iGEM Peshawar

Project Description

The Water Is Not Safe

Water pollution remains one of the biggest threats to both the environment and human health despite significant advances being made to alleviate this problem.
Everyday, almost 14,000 deaths are reported worldwide as a result of water-pollution.(1)
Heavy-metals are one of the most serious contributors to the pollution of water. Unsafe disposal of industrial and municipal waste and the excessive use of chemicals in agriculture have significantly increased over the past few years leading to an apparent rise in the quantity of heavy-metals in water resources.
Their ubiquitous bioavailability in aquatic environment causes them to enter in food chain, which ultimately leads to the death of organisms that consume them.(2)
Long-term exposure to heavy metals can lead to diseases such as cancer, neurodegenerative disorders such as Alzheimer’s and Parkinson’s disease, and organ failure. (3)


The toxic effects of heavy-metals make it imperative to detect them in order to protect and preserve environment and health. Arsenic, Cadmium, Nickel, Mercury, Copper, and Zinc are some of the major heavy metals that play a key role as environmental pollutants. Although they are required as trace elements in living systems for several biological processes, their concentration above certain limits is not safe and can disrupt the functioning of several cell components such as enzymes, proteins, and DNA (4).



Several methods are available for detection of heavy metals in water. Majority of these methods, such as as Atomic Absorption Spectrometry (AA), Inductively Coupled Plasma Optical Emission Spectrometry (ICP-OES), and Inductively Coupled Plasma Mass Spectrometry (ICP-MS), Flame Atomic Absorption Spectrometry are expensive, complex, laborious and ineffective at higher concentrations of heavy metals.(5) These methods cannot be applied at local levels, such as fish farms or ponds, without proper technical supervision.(6)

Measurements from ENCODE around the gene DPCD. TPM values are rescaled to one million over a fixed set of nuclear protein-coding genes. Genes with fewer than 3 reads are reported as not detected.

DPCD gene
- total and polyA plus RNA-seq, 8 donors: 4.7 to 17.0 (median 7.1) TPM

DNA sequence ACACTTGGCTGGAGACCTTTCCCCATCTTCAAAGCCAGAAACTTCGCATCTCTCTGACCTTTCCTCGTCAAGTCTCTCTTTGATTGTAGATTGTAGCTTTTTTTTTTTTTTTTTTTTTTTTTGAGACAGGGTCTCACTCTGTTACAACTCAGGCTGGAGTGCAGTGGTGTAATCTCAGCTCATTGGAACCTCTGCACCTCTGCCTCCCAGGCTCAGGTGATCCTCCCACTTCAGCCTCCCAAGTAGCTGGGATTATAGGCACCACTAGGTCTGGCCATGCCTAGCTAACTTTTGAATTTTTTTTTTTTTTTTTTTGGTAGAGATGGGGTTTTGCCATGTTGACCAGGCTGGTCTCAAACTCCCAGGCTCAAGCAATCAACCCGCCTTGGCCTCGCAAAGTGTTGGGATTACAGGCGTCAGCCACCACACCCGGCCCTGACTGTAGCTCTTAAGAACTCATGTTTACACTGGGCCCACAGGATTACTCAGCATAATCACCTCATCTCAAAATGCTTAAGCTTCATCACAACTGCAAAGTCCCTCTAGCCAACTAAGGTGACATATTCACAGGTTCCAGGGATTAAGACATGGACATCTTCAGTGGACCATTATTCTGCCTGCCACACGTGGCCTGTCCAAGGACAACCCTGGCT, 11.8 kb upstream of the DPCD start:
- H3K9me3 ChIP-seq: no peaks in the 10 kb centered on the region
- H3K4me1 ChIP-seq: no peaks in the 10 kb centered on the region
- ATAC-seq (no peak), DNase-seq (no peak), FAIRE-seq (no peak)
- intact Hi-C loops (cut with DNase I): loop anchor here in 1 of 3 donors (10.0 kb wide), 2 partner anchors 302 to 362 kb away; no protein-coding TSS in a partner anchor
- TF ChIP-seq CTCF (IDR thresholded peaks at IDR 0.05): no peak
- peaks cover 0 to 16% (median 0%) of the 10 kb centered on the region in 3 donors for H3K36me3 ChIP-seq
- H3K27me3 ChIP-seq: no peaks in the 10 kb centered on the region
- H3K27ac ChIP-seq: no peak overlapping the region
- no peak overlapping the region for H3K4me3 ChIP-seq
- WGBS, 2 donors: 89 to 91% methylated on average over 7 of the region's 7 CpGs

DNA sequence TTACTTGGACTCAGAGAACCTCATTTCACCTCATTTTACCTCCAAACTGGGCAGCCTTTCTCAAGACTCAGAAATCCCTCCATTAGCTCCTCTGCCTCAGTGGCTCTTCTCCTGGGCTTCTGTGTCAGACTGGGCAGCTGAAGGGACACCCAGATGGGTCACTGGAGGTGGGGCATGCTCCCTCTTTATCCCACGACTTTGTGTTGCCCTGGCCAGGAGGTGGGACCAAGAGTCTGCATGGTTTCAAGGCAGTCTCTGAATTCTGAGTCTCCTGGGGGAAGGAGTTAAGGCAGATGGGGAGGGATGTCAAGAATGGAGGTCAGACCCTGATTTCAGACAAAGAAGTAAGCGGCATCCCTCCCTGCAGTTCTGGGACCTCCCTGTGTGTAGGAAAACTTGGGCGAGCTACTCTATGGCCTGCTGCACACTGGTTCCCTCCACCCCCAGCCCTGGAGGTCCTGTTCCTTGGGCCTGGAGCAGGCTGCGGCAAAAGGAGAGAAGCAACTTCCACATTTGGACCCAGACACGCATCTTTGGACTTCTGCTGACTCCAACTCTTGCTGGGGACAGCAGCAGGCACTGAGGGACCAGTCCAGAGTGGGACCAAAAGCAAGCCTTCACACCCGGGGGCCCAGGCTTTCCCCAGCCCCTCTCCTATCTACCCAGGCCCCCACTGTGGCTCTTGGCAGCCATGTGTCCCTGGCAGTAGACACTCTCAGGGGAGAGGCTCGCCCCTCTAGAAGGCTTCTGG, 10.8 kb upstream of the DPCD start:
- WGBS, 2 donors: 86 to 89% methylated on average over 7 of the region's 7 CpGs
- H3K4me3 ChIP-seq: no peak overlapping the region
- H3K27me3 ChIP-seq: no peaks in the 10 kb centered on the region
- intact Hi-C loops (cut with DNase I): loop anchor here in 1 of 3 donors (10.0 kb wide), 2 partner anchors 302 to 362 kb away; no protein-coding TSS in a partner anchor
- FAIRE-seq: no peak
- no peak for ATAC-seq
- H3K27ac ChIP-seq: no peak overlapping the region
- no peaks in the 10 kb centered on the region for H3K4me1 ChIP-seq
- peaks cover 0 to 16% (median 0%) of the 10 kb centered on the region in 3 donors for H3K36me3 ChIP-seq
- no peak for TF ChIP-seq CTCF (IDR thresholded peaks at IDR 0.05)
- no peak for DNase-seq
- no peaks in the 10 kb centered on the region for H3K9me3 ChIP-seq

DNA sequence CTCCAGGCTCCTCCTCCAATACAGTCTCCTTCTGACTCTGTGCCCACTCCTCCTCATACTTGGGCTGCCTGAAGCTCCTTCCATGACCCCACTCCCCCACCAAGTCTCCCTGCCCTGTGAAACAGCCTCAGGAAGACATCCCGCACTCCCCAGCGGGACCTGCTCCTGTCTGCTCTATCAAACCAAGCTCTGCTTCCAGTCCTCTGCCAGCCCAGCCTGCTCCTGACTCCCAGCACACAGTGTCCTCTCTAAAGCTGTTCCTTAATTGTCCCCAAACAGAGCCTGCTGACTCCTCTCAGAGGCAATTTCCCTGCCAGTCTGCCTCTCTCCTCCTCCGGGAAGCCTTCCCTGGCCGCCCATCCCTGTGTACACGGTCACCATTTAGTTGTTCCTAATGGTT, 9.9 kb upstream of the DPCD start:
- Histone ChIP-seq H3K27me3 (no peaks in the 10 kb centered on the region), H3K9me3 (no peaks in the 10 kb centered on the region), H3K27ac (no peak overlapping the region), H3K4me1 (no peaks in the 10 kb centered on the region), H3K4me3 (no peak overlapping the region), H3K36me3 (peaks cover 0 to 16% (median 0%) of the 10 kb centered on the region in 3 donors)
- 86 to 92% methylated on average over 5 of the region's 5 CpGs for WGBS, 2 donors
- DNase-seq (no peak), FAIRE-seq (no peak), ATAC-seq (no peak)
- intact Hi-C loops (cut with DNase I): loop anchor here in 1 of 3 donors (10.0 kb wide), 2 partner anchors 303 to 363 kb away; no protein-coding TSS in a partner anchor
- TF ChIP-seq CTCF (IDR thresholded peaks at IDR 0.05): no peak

We aim to engineer a biosensor system in fish with prior testing in DH5α cells by using novel biobrick devices for both prokaryotic and eukaryotic organisms. Our biosensor will enable simultaneous and fast detection of six heavy metals; Arsenic, Cadmium, Nickel, Mercury, Copper, and Zinc. We have selected 6 different chromoproteins to act as our reporters, each corresponding with a metal.


We have developed MAX (Metal Alert Xystem) - an Arduino based bacterial-human interface device equipped with a color sensing array connected to an Arduino Nano microcontroller with a GSM module that enables your bacteria to ‘talk’ to you via text message, effectively reporting what it is sensing even if you are on the other side of the globe! For the first time in iGEM, we equipped bacteria with a digital mode of communication, allowing it to relay real time data and opening up a myriad of possibilities for the future of bacterial human interfacing. Click here to learn more about MAX.


1.Chaudhry, F. N., and M. F. Malik. "Factors Affecting Water Pollution: A Review." J Ecosyst Ecography 7.225 (2017): 2.
2.Brown, Gordon E., Andrea L. Foster, and John D. Ostergren. "Mineral surfaces and bioavailability of heavy metals: a molecular-scale perspective." Proceedings of the National Academy of Sciences 96.7 (1999): 3388-3395.
3.Notarachille, Gabriella, et al. "Heavy metals toxicity: effect of cadmium ions on amyloid beta protein 1–42. Possible implications for Alzheimer’s disease." Biometals 27.2 (2014): 371-388.
4.Landis, W., et al., Introduction to environmental toxicology: Molecular substructures to ecological landscapes. 2010: CRC Press
5.Huang, Hui, et al. "Ultrasensitive and simultaneous detection of heavy metal ions based on three-dimensional graphene-carbon nanotubes hybrid electrode materials." Analytica chimica acta 852 (2014): 45-54.
6.Gumpu, Manju Bhargavi, et al. "A review on detection of heavy metal ions in water–An electrochemical approach." Sensors and Actuators B: Chemical 213 (2015): 515-533.